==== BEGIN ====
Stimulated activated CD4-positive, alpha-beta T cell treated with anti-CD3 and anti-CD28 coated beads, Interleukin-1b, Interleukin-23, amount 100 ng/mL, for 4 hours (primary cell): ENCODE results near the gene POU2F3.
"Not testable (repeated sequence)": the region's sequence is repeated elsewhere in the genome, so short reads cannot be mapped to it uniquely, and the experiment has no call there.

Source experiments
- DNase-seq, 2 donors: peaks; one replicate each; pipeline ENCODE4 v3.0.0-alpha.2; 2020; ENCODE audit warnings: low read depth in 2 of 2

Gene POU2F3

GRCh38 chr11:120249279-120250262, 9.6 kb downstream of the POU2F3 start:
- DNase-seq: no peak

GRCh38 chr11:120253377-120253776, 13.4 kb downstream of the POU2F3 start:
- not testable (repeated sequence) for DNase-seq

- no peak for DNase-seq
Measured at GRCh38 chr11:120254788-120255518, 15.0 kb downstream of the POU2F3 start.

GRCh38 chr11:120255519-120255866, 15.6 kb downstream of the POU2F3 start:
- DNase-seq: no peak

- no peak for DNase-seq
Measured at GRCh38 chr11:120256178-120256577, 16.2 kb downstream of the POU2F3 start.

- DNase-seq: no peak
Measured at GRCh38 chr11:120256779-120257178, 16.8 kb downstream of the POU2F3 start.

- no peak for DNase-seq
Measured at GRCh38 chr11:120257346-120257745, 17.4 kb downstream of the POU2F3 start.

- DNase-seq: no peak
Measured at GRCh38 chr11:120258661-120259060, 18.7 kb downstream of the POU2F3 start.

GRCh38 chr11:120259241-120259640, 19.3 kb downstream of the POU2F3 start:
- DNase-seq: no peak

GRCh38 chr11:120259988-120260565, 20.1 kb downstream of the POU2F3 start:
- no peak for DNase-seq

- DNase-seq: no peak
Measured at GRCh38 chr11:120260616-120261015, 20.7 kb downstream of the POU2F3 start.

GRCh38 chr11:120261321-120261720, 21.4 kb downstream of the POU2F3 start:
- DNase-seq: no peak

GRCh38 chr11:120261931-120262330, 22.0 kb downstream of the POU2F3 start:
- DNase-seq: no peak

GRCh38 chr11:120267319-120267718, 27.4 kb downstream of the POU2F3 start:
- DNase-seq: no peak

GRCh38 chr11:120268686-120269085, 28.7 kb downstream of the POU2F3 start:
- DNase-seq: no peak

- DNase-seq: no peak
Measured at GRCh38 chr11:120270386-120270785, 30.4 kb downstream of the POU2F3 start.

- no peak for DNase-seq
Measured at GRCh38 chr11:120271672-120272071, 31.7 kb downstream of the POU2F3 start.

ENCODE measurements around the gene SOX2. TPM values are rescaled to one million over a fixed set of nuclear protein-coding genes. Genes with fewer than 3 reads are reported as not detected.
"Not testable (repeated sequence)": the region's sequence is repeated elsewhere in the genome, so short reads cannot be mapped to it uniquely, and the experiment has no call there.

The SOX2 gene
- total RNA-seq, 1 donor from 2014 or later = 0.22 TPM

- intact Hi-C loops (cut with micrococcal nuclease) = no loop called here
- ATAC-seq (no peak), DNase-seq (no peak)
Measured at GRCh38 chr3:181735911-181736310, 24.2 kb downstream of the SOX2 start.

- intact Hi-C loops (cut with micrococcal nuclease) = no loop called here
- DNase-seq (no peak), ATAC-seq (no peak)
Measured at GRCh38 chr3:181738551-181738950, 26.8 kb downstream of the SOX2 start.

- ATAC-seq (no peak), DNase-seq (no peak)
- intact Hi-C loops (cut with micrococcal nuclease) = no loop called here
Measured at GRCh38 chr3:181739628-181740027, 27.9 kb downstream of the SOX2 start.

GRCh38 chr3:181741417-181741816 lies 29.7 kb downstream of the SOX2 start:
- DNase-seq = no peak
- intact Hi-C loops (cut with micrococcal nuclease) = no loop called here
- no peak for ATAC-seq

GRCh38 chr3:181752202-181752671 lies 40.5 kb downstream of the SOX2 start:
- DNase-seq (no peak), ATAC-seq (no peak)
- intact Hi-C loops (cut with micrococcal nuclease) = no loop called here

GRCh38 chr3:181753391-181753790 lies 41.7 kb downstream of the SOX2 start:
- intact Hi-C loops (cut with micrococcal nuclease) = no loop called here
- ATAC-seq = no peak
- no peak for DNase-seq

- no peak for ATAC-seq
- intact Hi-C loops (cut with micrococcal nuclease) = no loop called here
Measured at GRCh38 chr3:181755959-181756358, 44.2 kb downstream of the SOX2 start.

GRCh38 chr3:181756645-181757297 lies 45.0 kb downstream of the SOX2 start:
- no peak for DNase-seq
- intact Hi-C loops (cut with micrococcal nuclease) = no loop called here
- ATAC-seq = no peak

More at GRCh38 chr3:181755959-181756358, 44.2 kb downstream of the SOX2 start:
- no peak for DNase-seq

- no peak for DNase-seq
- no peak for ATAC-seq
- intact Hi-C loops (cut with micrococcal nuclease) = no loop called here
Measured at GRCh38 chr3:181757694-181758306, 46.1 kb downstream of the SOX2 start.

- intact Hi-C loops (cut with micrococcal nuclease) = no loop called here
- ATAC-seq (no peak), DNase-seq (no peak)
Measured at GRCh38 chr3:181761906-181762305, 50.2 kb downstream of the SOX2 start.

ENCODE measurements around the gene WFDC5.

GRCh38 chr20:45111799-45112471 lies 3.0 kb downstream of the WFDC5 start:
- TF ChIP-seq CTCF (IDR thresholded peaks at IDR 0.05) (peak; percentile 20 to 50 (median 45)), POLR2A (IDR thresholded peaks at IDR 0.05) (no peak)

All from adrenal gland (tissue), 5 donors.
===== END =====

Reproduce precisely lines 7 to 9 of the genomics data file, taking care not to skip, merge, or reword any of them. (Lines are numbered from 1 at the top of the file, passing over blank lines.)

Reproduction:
- DNase-seq: no peak

GRCh38 chr11:120253377-120253776, 13.4 kb downstream of the POU2F3 start:
- not testable (repeated sequence) for DNase-seq